More than 50 percent of Harvard, Princeton, and MIT students can't answer this question correctly:

A bat and ball cost a dollar and ten cents. The bat costs a dollar more than the ball. How much does the ball cost? (Answer here.)

Why? Science says: In some ways, the smarter you are, the stupider you are. Or something. Jonah Lehrer reports at his New Yorker blog series Frontal Cortex (seriously, if you'd like to lose an afternoon, get on that thing):

West and colleagues weren’t simply interested in reconfirming the known biases of the human mind. Rather, they wanted to understand how these biases correlated with human intelligence. As a result, they interspersed their tests of bias with various cognitive measurements, including the S.A.T. and the Need for Cognition Scale, which measures “the tendency for an individual to engage in and enjoy thinking.”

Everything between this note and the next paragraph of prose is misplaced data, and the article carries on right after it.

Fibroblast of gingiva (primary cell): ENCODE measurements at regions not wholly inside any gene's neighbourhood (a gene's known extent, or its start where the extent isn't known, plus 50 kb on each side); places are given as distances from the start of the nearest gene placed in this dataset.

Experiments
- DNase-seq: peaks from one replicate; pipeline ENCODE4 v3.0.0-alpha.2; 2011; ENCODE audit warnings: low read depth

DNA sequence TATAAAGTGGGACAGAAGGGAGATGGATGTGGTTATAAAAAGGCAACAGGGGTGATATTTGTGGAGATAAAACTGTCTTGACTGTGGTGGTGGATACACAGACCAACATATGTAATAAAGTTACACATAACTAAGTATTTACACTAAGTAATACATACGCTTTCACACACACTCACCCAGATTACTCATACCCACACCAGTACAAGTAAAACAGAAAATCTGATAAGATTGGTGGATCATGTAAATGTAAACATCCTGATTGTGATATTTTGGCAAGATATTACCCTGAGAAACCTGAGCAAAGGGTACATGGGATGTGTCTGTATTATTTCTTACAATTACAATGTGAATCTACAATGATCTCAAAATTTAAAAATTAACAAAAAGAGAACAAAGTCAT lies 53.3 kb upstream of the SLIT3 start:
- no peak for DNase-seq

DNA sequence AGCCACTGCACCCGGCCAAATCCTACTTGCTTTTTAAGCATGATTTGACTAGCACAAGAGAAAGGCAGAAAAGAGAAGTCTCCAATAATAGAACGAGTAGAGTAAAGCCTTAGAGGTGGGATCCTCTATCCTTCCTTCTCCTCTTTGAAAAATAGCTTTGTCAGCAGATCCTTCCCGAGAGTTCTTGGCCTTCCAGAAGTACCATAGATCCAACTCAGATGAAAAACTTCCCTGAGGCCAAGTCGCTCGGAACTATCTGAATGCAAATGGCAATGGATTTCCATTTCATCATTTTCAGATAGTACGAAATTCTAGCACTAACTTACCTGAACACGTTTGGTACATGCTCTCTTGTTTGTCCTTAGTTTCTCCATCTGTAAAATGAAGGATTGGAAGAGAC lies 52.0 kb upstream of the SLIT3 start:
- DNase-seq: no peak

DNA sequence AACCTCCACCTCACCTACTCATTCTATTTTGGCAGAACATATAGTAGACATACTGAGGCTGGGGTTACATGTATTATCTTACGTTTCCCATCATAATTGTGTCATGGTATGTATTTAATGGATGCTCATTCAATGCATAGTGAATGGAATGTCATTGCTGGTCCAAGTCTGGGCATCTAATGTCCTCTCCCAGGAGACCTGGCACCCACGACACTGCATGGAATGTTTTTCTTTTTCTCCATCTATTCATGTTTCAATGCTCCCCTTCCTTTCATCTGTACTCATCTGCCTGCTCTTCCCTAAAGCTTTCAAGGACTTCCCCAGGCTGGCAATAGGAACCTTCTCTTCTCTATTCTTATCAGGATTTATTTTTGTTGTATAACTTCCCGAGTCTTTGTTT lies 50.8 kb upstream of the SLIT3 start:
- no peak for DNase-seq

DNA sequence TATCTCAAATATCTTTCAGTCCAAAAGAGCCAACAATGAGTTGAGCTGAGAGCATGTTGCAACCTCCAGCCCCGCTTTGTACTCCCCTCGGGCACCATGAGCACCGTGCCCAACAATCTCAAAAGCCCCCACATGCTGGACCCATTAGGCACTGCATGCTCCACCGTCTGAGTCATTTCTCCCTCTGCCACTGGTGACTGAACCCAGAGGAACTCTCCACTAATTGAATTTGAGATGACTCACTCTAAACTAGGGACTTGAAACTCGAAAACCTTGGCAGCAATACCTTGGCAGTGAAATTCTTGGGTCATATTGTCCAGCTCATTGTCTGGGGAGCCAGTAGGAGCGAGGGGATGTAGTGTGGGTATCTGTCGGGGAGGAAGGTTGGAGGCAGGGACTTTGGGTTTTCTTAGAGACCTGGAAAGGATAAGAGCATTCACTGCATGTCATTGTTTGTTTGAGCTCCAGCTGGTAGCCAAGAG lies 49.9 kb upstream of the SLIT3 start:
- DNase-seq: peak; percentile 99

The results were quite disturbing. For one thing, self-awareness was not particularly useful: as the scientists note, “people who were aware of their own biases were not better able to overcome them.” This finding wouldn’t surprise Kahneman, who admits in “Thinking, Fast and Slow” that his decades of groundbreaking research have failed to significantly improve his own mental performance. “My intuitive thinking is just as prone to overconfidence, extreme predictions, and the planning fallacy”—a tendency to underestimate how long it will take to complete a task—“as it was before I made a study of these issues,” he writes.

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